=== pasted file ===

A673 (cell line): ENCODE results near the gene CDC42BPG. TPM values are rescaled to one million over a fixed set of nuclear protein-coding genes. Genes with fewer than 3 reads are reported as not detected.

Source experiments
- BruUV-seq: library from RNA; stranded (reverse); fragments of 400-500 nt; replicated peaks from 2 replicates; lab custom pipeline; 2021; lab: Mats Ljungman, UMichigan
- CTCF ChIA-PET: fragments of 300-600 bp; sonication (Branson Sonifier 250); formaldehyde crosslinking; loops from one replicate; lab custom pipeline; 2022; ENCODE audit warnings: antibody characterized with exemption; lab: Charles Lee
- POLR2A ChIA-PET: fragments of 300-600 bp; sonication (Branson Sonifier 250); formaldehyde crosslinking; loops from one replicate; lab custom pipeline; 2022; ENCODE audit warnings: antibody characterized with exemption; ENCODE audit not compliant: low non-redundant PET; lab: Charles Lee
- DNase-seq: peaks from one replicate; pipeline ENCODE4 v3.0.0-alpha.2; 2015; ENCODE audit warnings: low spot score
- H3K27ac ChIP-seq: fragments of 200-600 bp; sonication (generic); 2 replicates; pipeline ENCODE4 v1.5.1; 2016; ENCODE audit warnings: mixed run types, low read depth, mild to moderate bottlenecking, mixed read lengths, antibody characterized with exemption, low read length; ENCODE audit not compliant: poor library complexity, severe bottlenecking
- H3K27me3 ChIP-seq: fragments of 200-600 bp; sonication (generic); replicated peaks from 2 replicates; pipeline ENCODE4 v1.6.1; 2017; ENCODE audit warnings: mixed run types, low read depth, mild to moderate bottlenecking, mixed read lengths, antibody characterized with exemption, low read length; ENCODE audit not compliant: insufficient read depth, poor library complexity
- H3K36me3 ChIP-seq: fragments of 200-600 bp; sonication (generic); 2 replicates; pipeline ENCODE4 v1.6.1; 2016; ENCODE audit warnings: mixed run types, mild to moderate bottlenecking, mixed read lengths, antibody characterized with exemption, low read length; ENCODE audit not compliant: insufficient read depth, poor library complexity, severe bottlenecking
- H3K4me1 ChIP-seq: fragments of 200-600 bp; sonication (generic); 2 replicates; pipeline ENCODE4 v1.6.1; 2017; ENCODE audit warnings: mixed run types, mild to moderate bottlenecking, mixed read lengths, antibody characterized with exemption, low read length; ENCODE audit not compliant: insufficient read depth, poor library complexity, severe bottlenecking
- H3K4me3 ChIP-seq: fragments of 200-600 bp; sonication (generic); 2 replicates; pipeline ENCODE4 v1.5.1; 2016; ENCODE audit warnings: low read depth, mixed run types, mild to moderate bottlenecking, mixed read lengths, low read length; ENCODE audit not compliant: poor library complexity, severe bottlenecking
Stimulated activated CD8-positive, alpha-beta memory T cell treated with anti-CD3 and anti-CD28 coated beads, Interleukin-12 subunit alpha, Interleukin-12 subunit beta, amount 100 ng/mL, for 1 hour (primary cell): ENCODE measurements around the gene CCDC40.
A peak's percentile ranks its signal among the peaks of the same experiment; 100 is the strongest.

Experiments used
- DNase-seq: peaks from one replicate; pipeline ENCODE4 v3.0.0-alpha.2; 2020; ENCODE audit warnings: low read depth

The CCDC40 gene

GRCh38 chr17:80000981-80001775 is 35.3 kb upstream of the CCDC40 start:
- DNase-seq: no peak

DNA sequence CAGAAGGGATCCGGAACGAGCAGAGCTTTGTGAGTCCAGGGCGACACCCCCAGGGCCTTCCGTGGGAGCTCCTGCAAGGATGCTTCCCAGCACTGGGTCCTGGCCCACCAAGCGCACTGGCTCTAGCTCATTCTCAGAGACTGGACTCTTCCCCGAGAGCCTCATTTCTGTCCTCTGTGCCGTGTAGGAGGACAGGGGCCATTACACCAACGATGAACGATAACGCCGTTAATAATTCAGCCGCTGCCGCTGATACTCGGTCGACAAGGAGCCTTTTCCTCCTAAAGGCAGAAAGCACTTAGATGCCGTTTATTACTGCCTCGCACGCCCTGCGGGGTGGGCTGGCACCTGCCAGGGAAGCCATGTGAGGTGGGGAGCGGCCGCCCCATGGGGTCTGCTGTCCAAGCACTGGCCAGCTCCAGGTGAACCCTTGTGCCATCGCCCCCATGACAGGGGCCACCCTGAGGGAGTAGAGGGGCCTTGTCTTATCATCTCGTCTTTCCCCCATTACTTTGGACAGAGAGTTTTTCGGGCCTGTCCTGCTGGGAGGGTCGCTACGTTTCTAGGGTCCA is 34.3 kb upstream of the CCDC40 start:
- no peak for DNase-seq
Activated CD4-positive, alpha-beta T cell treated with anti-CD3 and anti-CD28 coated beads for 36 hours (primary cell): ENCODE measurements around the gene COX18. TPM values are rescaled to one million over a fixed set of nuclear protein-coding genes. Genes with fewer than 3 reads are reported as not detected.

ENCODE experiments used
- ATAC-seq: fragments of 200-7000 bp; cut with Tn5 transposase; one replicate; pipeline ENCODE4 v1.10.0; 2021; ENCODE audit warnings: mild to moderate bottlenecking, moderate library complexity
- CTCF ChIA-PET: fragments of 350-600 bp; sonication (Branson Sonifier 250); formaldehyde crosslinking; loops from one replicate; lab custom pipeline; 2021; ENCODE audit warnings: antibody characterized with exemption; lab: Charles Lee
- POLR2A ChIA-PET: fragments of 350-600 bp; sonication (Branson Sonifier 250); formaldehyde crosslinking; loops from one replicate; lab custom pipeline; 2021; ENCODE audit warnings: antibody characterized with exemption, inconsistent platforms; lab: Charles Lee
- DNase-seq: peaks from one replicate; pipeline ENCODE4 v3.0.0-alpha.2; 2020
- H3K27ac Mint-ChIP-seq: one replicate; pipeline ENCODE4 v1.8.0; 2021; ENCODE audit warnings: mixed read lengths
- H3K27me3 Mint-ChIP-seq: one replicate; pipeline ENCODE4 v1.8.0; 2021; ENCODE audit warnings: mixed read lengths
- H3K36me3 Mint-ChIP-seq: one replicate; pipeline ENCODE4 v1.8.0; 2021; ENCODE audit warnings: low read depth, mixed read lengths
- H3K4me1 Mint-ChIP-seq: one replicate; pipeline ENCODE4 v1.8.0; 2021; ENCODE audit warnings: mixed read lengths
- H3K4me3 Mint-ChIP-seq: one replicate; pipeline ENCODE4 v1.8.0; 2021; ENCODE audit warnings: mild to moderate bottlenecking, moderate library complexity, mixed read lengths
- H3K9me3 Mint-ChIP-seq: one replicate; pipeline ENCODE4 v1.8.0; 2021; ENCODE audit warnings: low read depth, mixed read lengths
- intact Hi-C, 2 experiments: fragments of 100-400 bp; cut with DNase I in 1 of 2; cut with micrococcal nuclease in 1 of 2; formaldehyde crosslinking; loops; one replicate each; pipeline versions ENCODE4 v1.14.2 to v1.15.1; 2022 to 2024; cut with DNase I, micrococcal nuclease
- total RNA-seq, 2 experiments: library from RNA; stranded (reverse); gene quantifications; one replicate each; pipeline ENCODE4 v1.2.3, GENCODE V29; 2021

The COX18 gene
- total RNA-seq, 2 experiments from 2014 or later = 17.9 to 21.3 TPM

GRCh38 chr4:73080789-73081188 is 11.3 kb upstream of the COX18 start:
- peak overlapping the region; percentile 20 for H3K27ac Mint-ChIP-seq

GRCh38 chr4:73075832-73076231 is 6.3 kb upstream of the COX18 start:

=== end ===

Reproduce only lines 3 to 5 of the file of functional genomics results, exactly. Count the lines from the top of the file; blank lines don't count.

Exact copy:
- BruUV-seq: library from RNA; stranded (reverse); fragments of 400-500 nt; replicated peaks from 2 replicates; lab custom pipeline; 2021; lab: Mats Ljungman, UMichigan
- CTCF ChIA-PET: fragments of 300-600 bp; sonication (Branson Sonifier 250); formaldehyde crosslinking; loops from one replicate; lab custom pipeline; 2022; ENCODE audit warnings: antibody characterized with exemption; lab: Charles Lee
- POLR2A ChIA-PET: fragments of 300-600 bp; sonication (Branson Sonifier 250); formaldehyde crosslinking; loops from one replicate; lab custom pipeline; 2022; ENCODE audit warnings: antibody characterized with exemption; ENCODE audit not compliant: low non-redundant PET; lab: Charles Lee